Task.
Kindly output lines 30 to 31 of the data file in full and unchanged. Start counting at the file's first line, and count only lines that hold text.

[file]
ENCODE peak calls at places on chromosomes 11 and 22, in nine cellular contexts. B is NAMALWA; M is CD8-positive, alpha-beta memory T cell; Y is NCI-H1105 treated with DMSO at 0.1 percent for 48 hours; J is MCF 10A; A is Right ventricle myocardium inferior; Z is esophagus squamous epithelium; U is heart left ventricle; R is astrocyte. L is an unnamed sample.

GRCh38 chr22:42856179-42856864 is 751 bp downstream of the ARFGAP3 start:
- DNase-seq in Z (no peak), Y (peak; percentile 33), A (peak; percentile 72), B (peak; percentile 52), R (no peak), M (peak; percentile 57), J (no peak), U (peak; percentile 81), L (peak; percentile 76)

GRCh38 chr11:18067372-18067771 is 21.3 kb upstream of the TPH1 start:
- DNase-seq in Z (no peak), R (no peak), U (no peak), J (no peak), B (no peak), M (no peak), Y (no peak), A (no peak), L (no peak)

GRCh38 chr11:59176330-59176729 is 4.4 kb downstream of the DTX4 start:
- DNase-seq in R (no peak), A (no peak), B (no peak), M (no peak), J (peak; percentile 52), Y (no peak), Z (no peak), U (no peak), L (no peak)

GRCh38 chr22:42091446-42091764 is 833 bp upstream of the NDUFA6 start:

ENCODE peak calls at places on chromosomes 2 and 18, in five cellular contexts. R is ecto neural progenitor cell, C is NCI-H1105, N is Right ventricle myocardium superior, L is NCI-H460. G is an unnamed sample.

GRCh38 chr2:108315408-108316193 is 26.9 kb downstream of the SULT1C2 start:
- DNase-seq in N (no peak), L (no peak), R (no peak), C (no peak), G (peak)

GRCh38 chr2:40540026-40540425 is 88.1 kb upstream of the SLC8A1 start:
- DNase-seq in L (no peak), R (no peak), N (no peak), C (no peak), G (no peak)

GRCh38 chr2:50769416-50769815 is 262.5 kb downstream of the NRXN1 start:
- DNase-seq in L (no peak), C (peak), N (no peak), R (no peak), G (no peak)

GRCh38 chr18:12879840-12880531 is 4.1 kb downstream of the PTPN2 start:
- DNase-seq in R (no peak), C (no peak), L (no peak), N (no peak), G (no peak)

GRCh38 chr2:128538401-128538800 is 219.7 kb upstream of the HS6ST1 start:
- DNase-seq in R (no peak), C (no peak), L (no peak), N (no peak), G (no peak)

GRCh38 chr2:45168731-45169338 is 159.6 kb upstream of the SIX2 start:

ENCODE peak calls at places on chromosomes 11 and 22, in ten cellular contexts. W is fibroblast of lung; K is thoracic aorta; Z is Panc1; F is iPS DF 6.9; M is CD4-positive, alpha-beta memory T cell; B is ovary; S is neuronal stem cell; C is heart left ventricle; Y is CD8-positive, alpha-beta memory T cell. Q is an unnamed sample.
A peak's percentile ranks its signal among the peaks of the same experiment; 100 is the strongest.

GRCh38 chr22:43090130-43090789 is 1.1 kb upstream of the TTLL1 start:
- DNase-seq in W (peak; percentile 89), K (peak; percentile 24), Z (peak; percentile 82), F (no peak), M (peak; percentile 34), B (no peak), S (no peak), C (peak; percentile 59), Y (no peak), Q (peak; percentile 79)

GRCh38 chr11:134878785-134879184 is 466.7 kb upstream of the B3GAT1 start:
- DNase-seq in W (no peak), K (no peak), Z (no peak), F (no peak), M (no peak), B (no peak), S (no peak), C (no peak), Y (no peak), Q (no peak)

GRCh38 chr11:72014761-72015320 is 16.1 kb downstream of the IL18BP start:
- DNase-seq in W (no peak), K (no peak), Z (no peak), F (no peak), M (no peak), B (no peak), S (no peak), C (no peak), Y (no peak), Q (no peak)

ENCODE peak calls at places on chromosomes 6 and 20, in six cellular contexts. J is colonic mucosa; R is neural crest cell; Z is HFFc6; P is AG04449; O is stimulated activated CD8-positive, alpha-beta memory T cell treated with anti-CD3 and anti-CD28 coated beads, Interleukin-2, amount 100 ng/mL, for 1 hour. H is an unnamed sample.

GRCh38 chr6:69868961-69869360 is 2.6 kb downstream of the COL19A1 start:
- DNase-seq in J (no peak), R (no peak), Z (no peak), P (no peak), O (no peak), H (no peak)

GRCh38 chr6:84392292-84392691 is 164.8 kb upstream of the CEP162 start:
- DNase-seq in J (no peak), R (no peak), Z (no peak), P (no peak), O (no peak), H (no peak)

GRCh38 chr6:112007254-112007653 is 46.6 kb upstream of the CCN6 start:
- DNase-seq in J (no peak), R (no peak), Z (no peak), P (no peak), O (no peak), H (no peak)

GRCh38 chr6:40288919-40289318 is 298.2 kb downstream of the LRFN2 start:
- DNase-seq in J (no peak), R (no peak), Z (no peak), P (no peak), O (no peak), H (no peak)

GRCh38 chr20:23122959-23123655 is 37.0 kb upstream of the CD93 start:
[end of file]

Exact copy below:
GRCh38 chr6:69868961-69869360 is 2.6 kb downstream of the COL19A1 start:
- DNase-seq in J (no peak), R (no peak), Z (no peak), P (no peak), O (no peak), H (no peak)